Daniel Korzeniewski/Hemera/ThinkStock

What follows is a multi-pronged anti-aerosinusitis campaign strategy. To start with, some anti-bacterial wipes or hand sanitizer should help take care of the microscopic zoo festering on every surface you touch while airborne. Also, stay warm. The interior of a plane is often chilly. If you cool down too much, it could dial down your immune system.

If you have sinus trouble because of a cold or allergies, consider an oral treatment like a SUDAFED® decongestant, which should be taken about an hour before you fly. It won't cure your cold, but you should have less stuffiness as your baseline before you take off.

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If you don't have any sinus problems, try to keep it that way by irrigating your nasal passages with a saline solution before, during and after flight. Also, drink as much water as you can to stay hydrated, which will in turn help keep your sinuses from drying out. For similar reasons, bring some herbal tea and breathe in the steam for 15 minutes or so.

And watch the caffeine intake. That coffee you're considering is a diuretic, meaning it makes you pee more, which can dehydrate your body, which, in turn, is terrible for your sinuses. If you must have that cup of coffee – and some of us really, really must – drink more water to make up for what you'll be losing ... even if it may mean squeezing past your seatmate to go to the restroom in flight.

To equalize the pressure in your head with that in the cabin during liftoff and landing, there's a trick known as the "modified Valsalva," which involves pinching your nostrils, swallowing and blowing gently into your nose, in that order. This can be repeated throughout the flight [source: Bennett]. Yawning, swallowing and chewing gum can also help.

Finally, try to avoid sleeping through lift-off and landing, because if you're asleep you won't be able to practice that fancy Valsalva maneuver or yawn and swallow obsessively. If you're so exhausted you know there's no way you'll be able to stay awake for take-off, you can pick up a pair of special, filtered earplugs, which help equalize the pressure in your eardrum. That, in turn, should make things easier for the old Eustachian tube and all the little cavities it connects to, including your sinuses [source: Mayo Clinic].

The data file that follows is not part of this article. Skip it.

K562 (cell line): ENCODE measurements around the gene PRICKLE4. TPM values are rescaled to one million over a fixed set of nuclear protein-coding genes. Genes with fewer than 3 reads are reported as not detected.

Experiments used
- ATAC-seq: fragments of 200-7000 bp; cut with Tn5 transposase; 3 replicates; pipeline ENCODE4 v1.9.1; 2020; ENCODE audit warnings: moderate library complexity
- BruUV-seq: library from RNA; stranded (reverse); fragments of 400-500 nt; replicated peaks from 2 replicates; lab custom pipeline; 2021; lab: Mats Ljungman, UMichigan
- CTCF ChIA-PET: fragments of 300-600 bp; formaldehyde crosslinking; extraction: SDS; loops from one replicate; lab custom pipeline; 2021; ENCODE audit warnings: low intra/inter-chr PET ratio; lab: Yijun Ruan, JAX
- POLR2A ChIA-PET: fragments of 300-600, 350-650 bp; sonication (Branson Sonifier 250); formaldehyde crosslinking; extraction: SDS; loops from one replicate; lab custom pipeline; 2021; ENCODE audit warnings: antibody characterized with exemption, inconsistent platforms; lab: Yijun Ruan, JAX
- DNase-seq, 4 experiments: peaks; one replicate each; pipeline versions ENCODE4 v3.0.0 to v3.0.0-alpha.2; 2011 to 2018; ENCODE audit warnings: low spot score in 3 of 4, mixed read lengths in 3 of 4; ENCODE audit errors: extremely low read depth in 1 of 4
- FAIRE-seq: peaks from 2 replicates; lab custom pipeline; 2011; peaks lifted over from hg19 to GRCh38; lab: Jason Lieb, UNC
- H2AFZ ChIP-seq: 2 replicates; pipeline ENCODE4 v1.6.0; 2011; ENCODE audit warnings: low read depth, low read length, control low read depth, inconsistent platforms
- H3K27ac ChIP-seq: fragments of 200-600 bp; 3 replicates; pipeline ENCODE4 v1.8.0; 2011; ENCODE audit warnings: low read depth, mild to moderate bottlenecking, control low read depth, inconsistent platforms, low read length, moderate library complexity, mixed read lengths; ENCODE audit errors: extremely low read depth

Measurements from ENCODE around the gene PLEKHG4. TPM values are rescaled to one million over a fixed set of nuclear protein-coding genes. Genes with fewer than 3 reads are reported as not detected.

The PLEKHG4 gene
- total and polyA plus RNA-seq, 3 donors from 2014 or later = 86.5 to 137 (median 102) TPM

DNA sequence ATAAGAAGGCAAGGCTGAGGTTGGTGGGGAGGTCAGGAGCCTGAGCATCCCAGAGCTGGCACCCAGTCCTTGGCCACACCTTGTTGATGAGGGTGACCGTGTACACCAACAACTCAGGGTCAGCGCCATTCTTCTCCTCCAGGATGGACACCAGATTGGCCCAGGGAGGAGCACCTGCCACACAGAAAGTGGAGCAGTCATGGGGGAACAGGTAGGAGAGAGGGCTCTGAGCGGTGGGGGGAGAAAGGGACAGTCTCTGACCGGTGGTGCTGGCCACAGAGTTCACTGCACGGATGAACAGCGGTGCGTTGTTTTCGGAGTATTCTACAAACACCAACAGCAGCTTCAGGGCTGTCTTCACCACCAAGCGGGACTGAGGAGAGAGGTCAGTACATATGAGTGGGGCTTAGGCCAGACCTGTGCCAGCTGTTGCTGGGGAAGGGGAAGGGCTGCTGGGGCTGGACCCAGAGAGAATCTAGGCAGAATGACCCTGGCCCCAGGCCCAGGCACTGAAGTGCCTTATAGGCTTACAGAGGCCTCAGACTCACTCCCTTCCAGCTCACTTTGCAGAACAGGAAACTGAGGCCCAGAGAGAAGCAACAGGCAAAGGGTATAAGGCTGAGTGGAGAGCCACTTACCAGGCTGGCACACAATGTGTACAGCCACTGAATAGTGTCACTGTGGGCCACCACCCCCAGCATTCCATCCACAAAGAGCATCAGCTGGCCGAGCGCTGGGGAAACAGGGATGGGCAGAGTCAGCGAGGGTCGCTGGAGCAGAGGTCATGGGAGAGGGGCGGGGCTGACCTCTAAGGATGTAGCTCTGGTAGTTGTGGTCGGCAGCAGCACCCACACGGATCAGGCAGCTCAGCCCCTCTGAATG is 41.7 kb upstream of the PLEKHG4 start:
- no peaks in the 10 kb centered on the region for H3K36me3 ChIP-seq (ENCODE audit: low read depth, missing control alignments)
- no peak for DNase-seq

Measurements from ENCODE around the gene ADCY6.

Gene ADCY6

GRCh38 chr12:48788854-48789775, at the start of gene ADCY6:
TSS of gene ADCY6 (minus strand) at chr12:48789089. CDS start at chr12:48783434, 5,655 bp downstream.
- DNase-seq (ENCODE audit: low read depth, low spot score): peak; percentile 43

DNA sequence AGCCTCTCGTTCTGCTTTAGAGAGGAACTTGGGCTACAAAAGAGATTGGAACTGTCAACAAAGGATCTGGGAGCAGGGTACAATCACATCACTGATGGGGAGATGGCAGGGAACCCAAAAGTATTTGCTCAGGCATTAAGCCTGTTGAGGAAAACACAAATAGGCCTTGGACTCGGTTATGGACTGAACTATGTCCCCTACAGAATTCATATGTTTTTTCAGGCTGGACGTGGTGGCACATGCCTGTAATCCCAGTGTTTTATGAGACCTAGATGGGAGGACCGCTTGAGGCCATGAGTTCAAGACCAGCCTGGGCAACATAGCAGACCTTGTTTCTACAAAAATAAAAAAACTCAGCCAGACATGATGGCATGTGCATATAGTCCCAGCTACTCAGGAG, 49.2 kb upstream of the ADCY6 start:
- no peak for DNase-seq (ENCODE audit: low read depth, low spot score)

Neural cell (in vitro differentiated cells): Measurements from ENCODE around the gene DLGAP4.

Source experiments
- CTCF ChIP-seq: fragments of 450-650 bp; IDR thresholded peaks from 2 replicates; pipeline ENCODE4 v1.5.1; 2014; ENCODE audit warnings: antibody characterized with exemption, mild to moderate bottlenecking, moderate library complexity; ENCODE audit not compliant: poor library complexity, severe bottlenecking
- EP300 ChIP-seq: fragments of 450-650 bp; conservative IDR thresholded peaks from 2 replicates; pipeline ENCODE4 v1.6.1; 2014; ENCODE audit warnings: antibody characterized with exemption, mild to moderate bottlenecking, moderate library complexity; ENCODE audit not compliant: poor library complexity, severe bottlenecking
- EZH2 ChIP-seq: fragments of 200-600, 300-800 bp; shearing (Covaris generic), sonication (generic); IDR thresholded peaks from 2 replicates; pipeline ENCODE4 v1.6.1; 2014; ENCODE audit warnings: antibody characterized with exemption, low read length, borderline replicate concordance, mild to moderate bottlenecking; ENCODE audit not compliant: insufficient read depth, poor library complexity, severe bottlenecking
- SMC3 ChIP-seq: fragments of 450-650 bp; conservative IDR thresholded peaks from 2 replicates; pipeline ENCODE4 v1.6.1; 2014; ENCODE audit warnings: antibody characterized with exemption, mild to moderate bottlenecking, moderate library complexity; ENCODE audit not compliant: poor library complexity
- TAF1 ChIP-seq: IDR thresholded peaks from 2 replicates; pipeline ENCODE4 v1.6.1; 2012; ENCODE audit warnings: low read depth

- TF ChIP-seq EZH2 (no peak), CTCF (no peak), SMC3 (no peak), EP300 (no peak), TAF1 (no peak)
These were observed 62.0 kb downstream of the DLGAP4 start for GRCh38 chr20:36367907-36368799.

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Sources

  • BBC. "Space Odyssey: Voyage to the Planets." Sept. 17, 2014. (June 16, 2016) http://www.bbc.co.uk/sn/tvradio/programmes/spaceodyssey/healtheffects.shtml
  • Bennett, Garrett. "Air Travel and Your Sinuses." NYCFaceMD. (June 16, 2016) http://www.nycfacemd.com/airplane-sinus-health/
  • Freedman, Paul. "Spices: How the Search for Flavors Influenced Our World." YaleGlobal. March 11, 2003. (June 16, 2016) http://yaleglobal.yale.edu/content/spices-how-search-flavors-influenced-our-world
  • MaitoMike. "Aerosinusitis: How to Prevent It From Ruining Your Travels." Jan. 8, 2015. (June 16, 2016) https://chroniclesofwanderlust.com/2015/01/08/aerosinusitis-how-to-prevent-it-from-ruining-your-travels/
  • Mayo Clinic Staff. "Airplane Ear." Mayo Clinic. April 27, 2016. (June 16, 2016) http://www.mayoclinic.org/diseases-conditions/airplane-ear/manage/ptc-20200663
  • Patch, Nick. "About to Launch Album Debut, Chris Hadfield Talks Recording Music in Space." The Globe and Mail. Aug. 7, 2015. (June 16, 2016) http://www.theglobeandmail.com/news/national/about-to-launch-album-debut-chris-hadfield-talks-recording-music-in-space/article25872987/
  • Romanoff, Jim. "When It Comes to Living in Space, It's a Matter of Taste." Scientific American. March 10, 2009. (June 16, 2016) http://www.scientificamerican.com/article/taste-changes-in-space/
  • Smith, Patrick. "The Truth About Cabin Air." Patrick Smith's Ask the Pilot. 2011. (June 16, 2016) http://www.askthepilot.com/questionanswers/cabin-air-quality/
  • University of Utah. "General Comfort." Environmental Health and Safety. 2011. (June 16, 2016) https://ehs.utah.edu/environmental-programs/indoor-environmental-quality/general-comfort